Bomb squad required to defuse volatile situation

Adan Salazar
February 5, 2014

A Florida middle school went into lockdown yesterday after a school official reported witnessing “suspicious items” placed in front of the school.

 Pillows and a shopping bag that were considered suspicious prior to a bomb squad investigation Tuesday. (Miramar Police, courtesy / February 4, 2014)
Pillows and a shopping bag that were considered suspicious prior to a bomb squad investigation Tuesday. (Miramar Police, courtesy / February 4, 2014) / Image and caption via
Students and faculty at the Somerset Preparatory Charter Middle School in Miramar were instructed to migrate towards the rear of the school, and several roads were blockaded after police received a phone call describing a woman who placed mysterious items in front of the school and walked away.

“A school official contacted police, and the woman was no longer on the scene when our officers arrived,” stated Tania Rues, a spokesperson for the Miramar Police Department. Naturally, “As a precaution, we contacted the Broward sheriff’s bomb squad to investigate.”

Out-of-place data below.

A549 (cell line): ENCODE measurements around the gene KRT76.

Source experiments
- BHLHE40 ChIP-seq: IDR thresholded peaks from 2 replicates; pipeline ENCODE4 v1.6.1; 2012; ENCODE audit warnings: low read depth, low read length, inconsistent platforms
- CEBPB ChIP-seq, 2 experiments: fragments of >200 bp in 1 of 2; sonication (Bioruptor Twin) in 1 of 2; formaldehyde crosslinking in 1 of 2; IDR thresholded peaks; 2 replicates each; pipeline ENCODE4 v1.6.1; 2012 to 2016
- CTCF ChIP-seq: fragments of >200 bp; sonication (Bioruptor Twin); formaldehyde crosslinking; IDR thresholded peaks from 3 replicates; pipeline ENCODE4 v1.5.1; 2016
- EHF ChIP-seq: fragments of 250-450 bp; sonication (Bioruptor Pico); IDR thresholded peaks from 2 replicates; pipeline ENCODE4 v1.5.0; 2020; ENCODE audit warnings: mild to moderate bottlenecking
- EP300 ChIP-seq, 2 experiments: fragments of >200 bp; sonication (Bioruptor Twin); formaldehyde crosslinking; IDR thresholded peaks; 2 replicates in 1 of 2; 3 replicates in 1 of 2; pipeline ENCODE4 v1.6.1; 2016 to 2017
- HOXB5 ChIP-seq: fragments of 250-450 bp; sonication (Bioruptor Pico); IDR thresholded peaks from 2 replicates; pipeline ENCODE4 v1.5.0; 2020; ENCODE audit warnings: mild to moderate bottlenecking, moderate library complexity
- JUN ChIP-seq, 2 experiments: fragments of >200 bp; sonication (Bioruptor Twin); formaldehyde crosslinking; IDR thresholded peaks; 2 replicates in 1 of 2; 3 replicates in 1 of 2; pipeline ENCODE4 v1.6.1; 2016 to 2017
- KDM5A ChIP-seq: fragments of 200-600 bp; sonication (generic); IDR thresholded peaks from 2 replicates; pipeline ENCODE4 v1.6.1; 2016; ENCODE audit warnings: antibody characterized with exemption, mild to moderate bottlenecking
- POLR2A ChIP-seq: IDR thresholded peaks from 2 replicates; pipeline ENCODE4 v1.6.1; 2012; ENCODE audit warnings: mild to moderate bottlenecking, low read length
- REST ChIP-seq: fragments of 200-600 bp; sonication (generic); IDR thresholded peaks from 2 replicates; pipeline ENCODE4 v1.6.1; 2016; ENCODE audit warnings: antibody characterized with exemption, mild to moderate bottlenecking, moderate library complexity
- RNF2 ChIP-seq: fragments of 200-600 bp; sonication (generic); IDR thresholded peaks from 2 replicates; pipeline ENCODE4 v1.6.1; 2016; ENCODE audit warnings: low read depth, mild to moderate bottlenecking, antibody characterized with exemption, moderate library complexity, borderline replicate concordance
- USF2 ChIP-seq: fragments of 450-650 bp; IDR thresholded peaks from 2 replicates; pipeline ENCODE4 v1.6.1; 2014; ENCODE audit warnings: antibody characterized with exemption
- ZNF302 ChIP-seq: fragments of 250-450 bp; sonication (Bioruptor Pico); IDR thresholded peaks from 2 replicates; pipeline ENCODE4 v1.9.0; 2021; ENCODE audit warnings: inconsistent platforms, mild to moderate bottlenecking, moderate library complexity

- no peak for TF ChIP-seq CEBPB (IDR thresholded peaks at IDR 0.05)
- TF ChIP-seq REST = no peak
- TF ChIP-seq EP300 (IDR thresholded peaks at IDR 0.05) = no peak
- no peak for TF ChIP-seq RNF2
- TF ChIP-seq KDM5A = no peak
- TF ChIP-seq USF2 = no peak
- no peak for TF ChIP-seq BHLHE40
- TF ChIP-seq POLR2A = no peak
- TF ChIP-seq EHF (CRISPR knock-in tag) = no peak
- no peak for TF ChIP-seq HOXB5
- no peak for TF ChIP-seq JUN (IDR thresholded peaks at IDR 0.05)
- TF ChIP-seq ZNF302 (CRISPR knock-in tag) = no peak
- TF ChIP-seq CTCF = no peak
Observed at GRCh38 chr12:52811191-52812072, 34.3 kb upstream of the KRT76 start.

Once the bomb squad arrived, they were able to assess and defuse the volatile situation.

The source of everyone’s panic? “It was pillows,” said Rues.

“The bomb squad did not find an explosive device,” Rues said, according to the Sun-Sentinel. “A Miramar police photo showed a plaid shopping bag that had contained some of the eight or so recovered pillows.”

Freakouts and theatrical police state overreactions, such as the one that occurred in Miramar, are becoming more routine as law enforcement attempts to demonstrate they are the only ones that can keep the public safe, while at the same time they are being trained to regard the American public as the enemy.

Last November, the Austin PD also responded to a “suspicious package” call near a Radio Shack – every terrorist’s dream target – with a bomb squad. After inspection, they later decided the “black bag with some suspicious components inside,” in all likelihood left by some passing transient, posed no major threat.

Last October, San Francisco PD also experienced a freakout moment when someone reported a “suspicious device” near Union Square, prompting police to call in a bomb squad, close traffic and issue a “shelter-in-place” order. They later found the threat had “no merit.”

Indeed, “suspicious items” need not even be present, as we saw in at least two instances last year, for a school lockdown to manifest.

These types of overreactions – to what would normally be logically dismissed as non-threats – are the by-product of the Department of Homeland Security’s “See Something, Say Something” indoctrination efforts, whose ridiculous and expensive citizen snitch campaign is designed to keep Americans in perpetual distrust of their fellow man, and in constant fear of a largely non-existent terrorist threat.

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